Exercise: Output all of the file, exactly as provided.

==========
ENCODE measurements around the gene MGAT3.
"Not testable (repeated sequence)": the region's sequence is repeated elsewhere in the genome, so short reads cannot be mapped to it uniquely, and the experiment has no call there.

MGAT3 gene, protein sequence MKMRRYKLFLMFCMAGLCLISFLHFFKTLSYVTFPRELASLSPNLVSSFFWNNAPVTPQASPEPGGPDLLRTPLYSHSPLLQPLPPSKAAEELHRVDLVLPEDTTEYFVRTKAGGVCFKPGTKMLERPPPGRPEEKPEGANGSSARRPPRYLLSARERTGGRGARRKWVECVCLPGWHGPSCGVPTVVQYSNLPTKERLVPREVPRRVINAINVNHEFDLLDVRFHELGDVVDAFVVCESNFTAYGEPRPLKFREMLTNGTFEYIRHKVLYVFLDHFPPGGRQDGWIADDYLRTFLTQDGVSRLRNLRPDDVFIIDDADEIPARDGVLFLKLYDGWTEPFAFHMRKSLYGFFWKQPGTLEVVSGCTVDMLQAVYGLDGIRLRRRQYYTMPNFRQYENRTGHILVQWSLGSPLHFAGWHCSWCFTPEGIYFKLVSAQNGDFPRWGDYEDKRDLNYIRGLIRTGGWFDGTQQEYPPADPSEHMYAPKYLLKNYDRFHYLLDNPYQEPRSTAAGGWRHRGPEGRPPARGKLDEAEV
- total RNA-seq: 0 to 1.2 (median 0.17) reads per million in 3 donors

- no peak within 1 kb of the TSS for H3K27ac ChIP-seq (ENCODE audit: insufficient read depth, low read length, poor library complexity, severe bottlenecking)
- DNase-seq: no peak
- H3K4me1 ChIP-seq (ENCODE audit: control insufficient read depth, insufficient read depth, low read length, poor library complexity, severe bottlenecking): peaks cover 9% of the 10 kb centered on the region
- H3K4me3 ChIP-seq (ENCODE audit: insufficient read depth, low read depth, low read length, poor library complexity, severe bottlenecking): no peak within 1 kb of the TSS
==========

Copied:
ENCODE measurements around the gene MGAT3.
"Not testable (repeated sequence)": the region's sequence is repeated elsewhere in the genome, so short reads cannot be mapped to it uniquely, and the experiment has no call there.

MGAT3 gene, protein sequence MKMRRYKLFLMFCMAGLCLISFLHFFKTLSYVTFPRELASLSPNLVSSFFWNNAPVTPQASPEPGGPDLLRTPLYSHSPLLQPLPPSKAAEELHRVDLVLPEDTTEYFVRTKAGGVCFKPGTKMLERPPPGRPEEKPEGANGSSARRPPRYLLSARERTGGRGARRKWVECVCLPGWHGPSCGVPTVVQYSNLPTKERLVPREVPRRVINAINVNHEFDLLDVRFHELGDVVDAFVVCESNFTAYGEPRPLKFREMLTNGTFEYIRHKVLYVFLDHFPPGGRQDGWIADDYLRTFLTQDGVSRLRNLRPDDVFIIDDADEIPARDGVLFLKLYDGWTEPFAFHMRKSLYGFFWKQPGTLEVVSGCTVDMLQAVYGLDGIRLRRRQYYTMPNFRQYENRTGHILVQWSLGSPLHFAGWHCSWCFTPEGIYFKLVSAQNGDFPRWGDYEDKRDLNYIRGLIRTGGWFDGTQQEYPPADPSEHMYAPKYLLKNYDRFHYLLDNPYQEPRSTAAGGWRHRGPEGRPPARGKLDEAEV
- total RNA-seq: 0 to 1.2 (median 0.17) reads per million in 3 donors

- no peak within 1 kb of the TSS for H3K27ac ChIP-seq (ENCODE audit: insufficient read depth, low read length, poor library complexity, severe bottlenecking)
- DNase-seq: no peak
- H3K4me1 ChIP-seq (ENCODE audit: control insufficient read depth, insufficient read depth, low read length, poor library complexity, severe bottlenecking): peaks cover 9% of the 10 kb centered on the region
- H3K4me3 ChIP-seq (ENCODE audit: insufficient read depth, low read depth, low read length, poor library complexity, severe bottlenecking): no peak within 1 kb of the TSS